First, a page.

The Wrenshall School Board approved the purchase of nearly $3.7 million in general obligation and tax abatement bonds in the next phase of its renovation projects during a special meeting Thursday, Sept. 23.
The money is expected to be used to renovate the recreation building on the school’s campus to house the district’s career and technical education program. It is part of Phase III of a nearly $13 million project to improve indoor air quality, security and other long term maintenance at the school.
After three failed referendums since 2017, the Wrenshall School Board has taken a different route to make improvements at the school.
In 2018, the Minnesota Legislature approved a change making it easier for school districts to approve major improvements to buildings that are classified under long term facilities maintenance.
Superintendent Kim Belcastro asked Shelby McQuay of Ehlers Inc., the district’s financial advisor, if many districts had used the mechanism for facility improvements. Wrenshall has used the strategy over the past two years, but it is a different approach from how the district has done things in the past, according to Belcastro.
“There’s quite a few school districts and school boards (that) have moved forward with (indoor air quality) projects and board-approved long term facilities maintenance projects,” McQuay said. “There’s some boards that are still not comfortable using their board-approved authority, but they’re falling behind on their facilities and what we’re hearing from them is that it may be showing in enrollment.”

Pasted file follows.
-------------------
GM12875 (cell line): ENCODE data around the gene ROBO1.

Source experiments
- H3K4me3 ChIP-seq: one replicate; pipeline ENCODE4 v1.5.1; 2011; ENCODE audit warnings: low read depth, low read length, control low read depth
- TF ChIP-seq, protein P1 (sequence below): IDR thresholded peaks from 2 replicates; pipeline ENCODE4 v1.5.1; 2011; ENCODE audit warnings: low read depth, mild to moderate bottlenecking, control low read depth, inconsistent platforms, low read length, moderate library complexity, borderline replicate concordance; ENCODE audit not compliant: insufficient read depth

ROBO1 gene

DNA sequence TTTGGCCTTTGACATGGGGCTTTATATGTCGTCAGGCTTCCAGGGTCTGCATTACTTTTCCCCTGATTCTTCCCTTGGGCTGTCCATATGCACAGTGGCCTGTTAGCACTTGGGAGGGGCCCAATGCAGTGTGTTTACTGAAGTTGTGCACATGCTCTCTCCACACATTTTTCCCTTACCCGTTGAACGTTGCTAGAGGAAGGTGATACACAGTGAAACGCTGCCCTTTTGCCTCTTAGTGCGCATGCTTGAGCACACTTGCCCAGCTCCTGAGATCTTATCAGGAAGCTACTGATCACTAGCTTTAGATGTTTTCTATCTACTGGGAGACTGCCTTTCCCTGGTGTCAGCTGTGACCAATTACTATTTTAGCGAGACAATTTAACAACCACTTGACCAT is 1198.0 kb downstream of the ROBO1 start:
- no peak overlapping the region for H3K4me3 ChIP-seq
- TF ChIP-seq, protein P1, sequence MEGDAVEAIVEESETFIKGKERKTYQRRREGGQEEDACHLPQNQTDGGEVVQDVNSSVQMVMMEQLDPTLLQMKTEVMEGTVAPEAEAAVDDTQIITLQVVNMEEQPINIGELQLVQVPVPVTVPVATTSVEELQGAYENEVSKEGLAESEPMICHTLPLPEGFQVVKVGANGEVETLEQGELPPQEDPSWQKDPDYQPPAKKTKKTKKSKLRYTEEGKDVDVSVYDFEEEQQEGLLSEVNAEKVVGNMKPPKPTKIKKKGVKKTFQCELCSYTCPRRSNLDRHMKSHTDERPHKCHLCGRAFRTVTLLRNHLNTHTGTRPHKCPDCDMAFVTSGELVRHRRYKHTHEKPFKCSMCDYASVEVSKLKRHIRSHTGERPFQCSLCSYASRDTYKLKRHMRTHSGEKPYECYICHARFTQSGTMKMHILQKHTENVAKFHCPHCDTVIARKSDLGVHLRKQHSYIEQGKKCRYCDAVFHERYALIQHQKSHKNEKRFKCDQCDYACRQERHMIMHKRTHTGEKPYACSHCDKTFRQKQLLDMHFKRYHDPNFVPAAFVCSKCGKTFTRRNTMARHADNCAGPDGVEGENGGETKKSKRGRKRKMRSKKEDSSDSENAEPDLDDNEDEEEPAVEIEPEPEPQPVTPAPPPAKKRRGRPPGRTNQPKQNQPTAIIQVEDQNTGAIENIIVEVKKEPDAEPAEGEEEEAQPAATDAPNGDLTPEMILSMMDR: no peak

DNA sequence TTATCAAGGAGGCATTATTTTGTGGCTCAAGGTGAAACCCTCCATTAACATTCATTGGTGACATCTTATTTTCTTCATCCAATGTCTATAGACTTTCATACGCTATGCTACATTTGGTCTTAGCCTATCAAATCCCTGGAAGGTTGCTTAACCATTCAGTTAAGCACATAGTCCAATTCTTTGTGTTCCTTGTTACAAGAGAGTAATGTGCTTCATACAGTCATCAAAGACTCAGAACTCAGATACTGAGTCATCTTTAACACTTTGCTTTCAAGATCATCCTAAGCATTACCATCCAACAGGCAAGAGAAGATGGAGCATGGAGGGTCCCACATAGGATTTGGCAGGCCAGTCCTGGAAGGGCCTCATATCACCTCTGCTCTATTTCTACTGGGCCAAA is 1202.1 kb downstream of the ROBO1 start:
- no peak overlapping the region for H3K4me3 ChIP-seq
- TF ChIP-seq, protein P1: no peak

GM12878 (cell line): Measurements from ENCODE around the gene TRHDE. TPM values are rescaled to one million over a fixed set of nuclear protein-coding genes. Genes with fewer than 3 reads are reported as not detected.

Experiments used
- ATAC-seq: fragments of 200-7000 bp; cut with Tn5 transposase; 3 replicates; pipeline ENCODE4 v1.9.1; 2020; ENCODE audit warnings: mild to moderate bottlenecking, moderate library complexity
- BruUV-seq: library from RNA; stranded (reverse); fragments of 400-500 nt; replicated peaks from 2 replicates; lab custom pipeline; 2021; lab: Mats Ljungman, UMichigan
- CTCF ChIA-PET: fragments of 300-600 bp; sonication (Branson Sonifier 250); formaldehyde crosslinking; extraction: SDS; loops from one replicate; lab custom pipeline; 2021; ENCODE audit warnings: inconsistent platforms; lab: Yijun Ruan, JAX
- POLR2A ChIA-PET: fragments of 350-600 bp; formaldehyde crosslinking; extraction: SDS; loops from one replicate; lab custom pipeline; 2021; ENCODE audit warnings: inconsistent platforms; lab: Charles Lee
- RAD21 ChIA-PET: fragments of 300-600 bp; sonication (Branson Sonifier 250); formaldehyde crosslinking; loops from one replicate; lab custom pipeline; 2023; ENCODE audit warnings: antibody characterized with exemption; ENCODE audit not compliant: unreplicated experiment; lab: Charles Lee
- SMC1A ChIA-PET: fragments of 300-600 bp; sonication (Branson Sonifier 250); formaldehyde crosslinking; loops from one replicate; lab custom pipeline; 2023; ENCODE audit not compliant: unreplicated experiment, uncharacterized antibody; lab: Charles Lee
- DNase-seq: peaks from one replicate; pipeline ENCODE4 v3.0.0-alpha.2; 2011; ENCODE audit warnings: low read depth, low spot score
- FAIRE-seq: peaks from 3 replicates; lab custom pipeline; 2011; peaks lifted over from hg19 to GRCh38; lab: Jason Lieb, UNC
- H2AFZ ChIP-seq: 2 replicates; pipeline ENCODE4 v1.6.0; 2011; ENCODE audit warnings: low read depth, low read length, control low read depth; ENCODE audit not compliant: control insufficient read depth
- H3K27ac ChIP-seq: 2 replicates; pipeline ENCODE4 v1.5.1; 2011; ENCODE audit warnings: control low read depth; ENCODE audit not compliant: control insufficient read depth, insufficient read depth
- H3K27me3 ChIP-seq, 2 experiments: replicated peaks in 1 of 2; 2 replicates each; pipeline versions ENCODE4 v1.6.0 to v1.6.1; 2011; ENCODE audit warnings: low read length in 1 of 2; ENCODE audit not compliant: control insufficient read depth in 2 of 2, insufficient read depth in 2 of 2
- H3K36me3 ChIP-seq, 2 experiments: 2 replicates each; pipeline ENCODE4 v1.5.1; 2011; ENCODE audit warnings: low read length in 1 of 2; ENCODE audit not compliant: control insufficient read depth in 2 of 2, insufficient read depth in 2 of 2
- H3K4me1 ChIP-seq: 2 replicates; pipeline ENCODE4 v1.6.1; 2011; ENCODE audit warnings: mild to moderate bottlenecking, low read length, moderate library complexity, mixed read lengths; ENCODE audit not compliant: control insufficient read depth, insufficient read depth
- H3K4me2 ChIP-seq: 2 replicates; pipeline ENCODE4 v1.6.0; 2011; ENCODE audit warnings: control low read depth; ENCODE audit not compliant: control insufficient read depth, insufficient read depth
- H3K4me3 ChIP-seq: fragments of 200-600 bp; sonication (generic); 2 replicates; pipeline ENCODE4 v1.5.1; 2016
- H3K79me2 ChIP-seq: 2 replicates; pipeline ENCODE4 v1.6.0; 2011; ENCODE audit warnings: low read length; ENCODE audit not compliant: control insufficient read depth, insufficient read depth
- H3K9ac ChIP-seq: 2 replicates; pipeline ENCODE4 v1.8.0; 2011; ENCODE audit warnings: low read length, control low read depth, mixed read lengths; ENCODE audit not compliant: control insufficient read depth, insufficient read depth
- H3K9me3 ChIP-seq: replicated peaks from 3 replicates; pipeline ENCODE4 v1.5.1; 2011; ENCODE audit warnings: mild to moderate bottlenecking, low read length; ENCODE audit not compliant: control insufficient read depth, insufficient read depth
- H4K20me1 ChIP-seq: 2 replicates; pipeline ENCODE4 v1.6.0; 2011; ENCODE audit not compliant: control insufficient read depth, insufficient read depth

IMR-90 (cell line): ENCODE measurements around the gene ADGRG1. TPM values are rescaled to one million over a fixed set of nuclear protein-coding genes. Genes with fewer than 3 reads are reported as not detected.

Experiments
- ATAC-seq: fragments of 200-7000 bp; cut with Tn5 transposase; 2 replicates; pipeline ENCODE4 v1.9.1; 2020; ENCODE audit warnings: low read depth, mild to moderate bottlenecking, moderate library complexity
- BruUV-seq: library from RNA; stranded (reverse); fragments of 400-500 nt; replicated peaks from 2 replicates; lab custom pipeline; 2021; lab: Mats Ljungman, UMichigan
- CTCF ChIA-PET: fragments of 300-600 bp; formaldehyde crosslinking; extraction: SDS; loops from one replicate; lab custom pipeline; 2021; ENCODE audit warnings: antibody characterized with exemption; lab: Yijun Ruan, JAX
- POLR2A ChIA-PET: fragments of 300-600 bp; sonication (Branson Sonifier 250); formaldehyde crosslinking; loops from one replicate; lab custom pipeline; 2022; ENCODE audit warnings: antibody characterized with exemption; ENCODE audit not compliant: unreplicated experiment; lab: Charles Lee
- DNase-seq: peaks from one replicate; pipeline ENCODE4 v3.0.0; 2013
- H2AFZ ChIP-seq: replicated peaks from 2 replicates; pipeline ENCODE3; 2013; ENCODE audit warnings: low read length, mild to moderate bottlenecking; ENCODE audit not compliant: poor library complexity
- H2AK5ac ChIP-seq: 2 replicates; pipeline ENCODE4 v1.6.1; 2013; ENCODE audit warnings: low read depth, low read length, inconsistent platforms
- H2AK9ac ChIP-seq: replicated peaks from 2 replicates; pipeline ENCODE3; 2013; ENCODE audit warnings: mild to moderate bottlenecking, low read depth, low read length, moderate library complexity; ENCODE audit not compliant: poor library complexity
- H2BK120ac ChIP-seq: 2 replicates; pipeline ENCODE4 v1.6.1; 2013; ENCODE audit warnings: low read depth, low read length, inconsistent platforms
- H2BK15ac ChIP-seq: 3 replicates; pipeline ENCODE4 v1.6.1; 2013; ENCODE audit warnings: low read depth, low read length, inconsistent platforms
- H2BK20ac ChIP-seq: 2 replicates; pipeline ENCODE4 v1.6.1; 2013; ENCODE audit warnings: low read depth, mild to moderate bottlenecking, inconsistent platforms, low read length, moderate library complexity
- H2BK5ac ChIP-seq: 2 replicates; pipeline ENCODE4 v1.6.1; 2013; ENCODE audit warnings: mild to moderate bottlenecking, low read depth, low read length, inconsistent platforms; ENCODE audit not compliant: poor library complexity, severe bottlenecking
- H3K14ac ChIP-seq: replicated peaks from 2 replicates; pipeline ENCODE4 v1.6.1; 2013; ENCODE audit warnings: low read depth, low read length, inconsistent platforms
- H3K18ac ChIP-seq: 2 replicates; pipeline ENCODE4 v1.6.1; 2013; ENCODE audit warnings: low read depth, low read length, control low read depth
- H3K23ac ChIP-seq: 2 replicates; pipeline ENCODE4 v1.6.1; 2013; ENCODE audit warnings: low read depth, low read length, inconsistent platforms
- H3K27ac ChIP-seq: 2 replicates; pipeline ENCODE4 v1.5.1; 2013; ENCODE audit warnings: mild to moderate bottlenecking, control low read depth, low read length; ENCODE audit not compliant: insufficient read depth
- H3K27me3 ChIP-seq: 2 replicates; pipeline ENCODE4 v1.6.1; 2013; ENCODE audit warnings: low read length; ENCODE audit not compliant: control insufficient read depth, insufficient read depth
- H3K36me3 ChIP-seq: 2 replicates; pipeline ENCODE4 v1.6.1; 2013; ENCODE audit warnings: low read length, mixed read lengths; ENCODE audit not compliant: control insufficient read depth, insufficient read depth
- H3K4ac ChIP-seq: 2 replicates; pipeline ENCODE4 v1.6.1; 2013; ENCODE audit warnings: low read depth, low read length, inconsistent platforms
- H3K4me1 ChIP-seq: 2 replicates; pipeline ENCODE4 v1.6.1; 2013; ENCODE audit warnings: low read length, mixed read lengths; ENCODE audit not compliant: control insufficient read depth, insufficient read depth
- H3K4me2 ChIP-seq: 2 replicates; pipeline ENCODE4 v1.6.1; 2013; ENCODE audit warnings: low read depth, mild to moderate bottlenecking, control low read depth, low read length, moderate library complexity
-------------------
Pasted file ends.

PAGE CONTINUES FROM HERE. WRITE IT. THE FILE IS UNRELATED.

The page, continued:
Belcastro said districts still have a lengthy approval process required by the Minnesota Department of Education to move forward with projects like the one in Wrenshall.
“There’s still plenty of back-work to be done to put it all together, just like we did when we were going out for referendums,” Belcastro said. “We had to go and get the approval and all of that, but I just feel we’re really fortunate that we’re able to upgrade the school for our students and staff in a different way.”
According to the impact statement from Ehlers, taxpayers with a residential homestead property valued at $150,000 will see an increase of $77 on their property taxes as a result of the latest bond.
Since 2019, the Wrenshall board has approved $13 million in bonds, equal to the amount rejected by voters in November 2018. Voters also rejected a $12.5 million proposal in 2017 and a $14.4 million ask in 2019.
Board to conduct candidate interviews
The Wrenshall board is also planning to conduct interviews with candidates interested in serving on the school board until January 2023 during its committee of the whole meeting Oct. 13.
The board seat was vacated in August when Michelle Blanchard resigned to become the principal at Wrenshall. The board chose Bill Dian to replace Blanchard during its Aug. 16 meeting.
A community petition signed by 200 voters was submitted earlier in September to reject Dian’s appointment. District officials and the school board did not conduct interviews of the candidates before they appointed Dian.
Belcastro said so far there have been five names suggested to the board. They include: Karola Dalen, Cindy Bourn, Ben Johnson, Caroline Johnson and Janaki Fisher-Merritt. Dian cannot be considered for the position since the community rejected his appointment with the petition.
Belcastro said she would reach out to each person to ask if they are interested and schedule interviews.